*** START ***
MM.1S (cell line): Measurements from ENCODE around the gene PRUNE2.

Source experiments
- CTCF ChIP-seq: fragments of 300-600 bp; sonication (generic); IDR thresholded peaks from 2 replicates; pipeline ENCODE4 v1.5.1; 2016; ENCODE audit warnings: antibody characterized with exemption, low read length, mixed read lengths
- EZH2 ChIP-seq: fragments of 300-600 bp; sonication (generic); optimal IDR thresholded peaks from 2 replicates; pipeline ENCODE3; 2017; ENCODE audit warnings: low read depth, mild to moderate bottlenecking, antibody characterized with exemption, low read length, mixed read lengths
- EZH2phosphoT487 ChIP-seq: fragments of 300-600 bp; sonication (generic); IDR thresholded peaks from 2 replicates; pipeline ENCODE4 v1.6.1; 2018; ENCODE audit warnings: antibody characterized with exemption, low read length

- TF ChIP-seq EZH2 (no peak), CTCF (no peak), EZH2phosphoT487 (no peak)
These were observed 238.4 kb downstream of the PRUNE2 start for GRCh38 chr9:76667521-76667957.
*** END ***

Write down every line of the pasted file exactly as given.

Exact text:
MM.1S (cell line): Measurements from ENCODE around the gene PRUNE2.

Source experiments
- CTCF ChIP-seq: fragments of 300-600 bp; sonication (generic); IDR thresholded peaks from 2 replicates; pipeline ENCODE4 v1.5.1; 2016; ENCODE audit warnings: antibody characterized with exemption, low read length, mixed read lengths
- EZH2 ChIP-seq: fragments of 300-600 bp; sonication (generic); optimal IDR thresholded peaks from 2 replicates; pipeline ENCODE3; 2017; ENCODE audit warnings: low read depth, mild to moderate bottlenecking, antibody characterized with exemption, low read length, mixed read lengths
- EZH2phosphoT487 ChIP-seq: fragments of 300-600 bp; sonication (generic); IDR thresholded peaks from 2 replicates; pipeline ENCODE4 v1.6.1; 2018; ENCODE audit warnings: antibody characterized with exemption, low read length

- TF ChIP-seq EZH2 (no peak), CTCF (no peak), EZH2phosphoT487 (no peak)
These were observed 238.4 kb downstream of the PRUNE2 start for GRCh38 chr9:76667521-76667957.